An opinionated art historian, impossibly thin and with a voice that gets itself heard, Pamela Tudor Craig comes to mind in this, the centenary year of John Ruskin (b. 8 February 1819). I was pondering on his relationship with Edward Burne-Jones and wondering if BJ would be having his own retrospective exhibition this year at the Tate were it not for Ruskin. That raised the question, would my novels exist without Tudor Craig? Well, yes they would, but dragged low by their author’s self-doubt. Pamela didn’t cure me of self-doubt, but she did shout over it, and I can still hear her voice, the voice that made the National Gallery tremble when she strode into the bookshop crying, ‘Why aren’t you selling the novels of Linda Proud?’ The following week, they were, but alas no longer. Pamela left us last year and, like an orphaned child, I must make my own way.
I first came across this formidable lady as the eccentric presenter of a series of films for TV called ‘The Secret Life of Paintings.’ I was on the umpteenth draft of A Tabernacle for the Sun, struggling to say in under 500 pages what she had summed up in half an hour in the film on Botticelli. When my admiration for someone is genuine, I have no problem speaking to them, any shyness dispelled by a sense of gratitude. So, after a talk she gave, I approached her.
Who know what she saw or heard? To my amazement, she read my book and the admiration became mutual.
I think it must have been like that for anyone championed by John Ruskin. He did not create the Pre-Raphaelite Brotherhood, he brought them to public notice. He influenced them, of course, but he didn’t make them from scratch. The second generation, Edward Burne-Jones and William Morris, were perhaps more properly under his influence in their creation of the Arts and Crafts movement but still, Ruskin was merely calling out what was already in them.
I first came to John Ruskin via the Pre-Raphaelites. At the age of 22, I was in the last stages of a dreadful episode of agoraphobia and living in the dark. My job as a picture clerk was well-suited since I was physically in the dark most of the day, bent over a light box checking colour transparencies of fine art. The taste of the time – the 70s – was the Pre-Raphaelites. The day I wondered what it meant, to be pre-Raphael, was the day I began to get better, the day the life I am now living began. I went to the library and came back with a book on Botticelli.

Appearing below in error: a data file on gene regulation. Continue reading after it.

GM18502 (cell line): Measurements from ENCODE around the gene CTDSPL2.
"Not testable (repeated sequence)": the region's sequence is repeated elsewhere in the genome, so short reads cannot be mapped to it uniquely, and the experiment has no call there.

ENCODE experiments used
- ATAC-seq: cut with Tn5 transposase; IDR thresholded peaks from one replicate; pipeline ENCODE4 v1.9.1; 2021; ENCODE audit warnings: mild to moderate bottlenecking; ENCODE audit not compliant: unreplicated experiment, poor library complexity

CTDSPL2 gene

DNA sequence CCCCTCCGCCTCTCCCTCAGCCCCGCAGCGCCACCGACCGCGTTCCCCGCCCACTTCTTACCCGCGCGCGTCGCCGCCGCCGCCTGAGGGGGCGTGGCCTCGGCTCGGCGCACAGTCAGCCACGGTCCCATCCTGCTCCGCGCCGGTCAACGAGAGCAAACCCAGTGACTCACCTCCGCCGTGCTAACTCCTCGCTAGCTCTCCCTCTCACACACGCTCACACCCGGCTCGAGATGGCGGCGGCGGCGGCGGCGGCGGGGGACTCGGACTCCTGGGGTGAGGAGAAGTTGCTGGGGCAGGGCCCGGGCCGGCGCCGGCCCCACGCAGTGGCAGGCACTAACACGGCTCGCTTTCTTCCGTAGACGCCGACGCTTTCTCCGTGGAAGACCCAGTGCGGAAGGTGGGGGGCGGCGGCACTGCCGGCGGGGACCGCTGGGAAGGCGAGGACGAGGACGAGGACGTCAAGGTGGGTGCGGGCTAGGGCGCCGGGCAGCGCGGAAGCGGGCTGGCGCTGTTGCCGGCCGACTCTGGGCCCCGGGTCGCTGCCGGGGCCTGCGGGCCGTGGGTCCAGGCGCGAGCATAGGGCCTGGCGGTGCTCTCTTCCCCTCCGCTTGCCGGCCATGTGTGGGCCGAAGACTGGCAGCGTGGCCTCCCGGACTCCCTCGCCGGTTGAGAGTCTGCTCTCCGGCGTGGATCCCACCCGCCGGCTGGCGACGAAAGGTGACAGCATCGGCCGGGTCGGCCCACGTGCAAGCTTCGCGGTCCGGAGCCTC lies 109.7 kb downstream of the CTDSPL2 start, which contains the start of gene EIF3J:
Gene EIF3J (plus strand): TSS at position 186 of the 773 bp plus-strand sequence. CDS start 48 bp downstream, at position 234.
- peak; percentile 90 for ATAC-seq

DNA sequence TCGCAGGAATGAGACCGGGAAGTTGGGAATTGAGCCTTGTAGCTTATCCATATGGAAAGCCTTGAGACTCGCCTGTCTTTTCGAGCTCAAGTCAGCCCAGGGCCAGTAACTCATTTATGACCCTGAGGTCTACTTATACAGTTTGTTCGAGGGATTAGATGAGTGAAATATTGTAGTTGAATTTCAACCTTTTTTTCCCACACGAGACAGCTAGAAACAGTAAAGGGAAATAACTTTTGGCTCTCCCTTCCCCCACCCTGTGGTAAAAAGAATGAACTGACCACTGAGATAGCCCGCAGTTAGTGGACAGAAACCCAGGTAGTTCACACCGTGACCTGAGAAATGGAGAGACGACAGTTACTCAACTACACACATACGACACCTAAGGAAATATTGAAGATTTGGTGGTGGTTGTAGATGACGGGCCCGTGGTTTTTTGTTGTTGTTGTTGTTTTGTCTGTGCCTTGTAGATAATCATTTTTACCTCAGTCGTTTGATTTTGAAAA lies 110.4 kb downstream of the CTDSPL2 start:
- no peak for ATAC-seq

Ruskin, therefore, like Pamela, was a major influence on my life, but he didn’t create that which, within me, thrilled to 15th century Florence. And so it was with Burne-Jones and the rest.
Moving to Oxford in the 80s was to move within the ambit of Ruskin’s reputation. His was a name well-known around town; his love of the neo-Gothic informed the architectural design of north Oxford, his taste for natural forms is reflected in the remarkable stone carvings of the University Museum, and his art school, born at the Ashmolean Museum, now bears his name: the Ruskin School of Art. I called my pet rabbit Ruskin and loved him dearly.
When reading up for the book that was to become Consider England, I dipped into the works of Ruskin and absorbed enough for the wisdom of Ruskin to begin percolating through the mind to the soul. Rekky trips around the country with artist Valerie Petts led us to visit Brantwood, Ruskin’s house on Coniston Water, then in its first days as a museum.
It was in the 80s that I began patchwork quilting. I no longer do it, but just this week have taken a nearly-done quilt from deep dormancy in a cupboard, determined to finish it. The very act of piecing the fabrics and sewing them together is so John Ruskin.